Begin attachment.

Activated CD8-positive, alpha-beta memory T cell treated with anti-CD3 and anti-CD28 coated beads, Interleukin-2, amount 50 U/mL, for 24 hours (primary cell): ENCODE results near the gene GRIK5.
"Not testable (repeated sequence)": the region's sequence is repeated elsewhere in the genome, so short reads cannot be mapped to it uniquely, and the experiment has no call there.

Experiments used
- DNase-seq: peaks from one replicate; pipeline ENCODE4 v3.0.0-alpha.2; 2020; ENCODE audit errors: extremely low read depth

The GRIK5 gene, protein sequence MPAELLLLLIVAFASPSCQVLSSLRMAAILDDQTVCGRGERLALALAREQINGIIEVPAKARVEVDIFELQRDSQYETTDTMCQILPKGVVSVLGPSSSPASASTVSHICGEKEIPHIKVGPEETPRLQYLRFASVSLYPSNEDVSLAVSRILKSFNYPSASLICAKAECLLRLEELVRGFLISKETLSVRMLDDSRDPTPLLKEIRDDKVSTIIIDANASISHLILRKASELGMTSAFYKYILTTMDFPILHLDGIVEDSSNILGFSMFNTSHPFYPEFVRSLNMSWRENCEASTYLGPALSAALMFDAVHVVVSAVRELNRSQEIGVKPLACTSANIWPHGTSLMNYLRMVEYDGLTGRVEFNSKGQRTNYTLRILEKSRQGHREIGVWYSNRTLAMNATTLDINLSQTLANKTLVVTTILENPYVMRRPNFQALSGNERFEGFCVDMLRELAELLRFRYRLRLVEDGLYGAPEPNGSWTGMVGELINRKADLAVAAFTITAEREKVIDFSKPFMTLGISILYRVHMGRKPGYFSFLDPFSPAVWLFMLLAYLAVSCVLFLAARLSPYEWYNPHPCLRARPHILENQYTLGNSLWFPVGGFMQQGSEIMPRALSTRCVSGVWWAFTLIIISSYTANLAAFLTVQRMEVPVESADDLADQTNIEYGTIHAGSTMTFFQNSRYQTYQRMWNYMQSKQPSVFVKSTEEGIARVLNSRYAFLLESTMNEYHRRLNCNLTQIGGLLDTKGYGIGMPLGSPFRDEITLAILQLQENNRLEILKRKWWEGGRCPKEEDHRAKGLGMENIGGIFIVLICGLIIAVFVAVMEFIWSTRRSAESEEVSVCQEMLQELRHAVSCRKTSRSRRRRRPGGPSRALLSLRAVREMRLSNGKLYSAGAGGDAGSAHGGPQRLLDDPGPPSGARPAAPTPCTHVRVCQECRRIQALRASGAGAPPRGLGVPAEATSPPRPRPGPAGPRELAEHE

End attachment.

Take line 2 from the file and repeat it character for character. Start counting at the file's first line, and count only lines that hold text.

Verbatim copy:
"Not testable (repeated sequence)": the region's sequence is repeated elsewhere in the genome, so short reads cannot be mapped to it uniquely, and the experiment has no call there.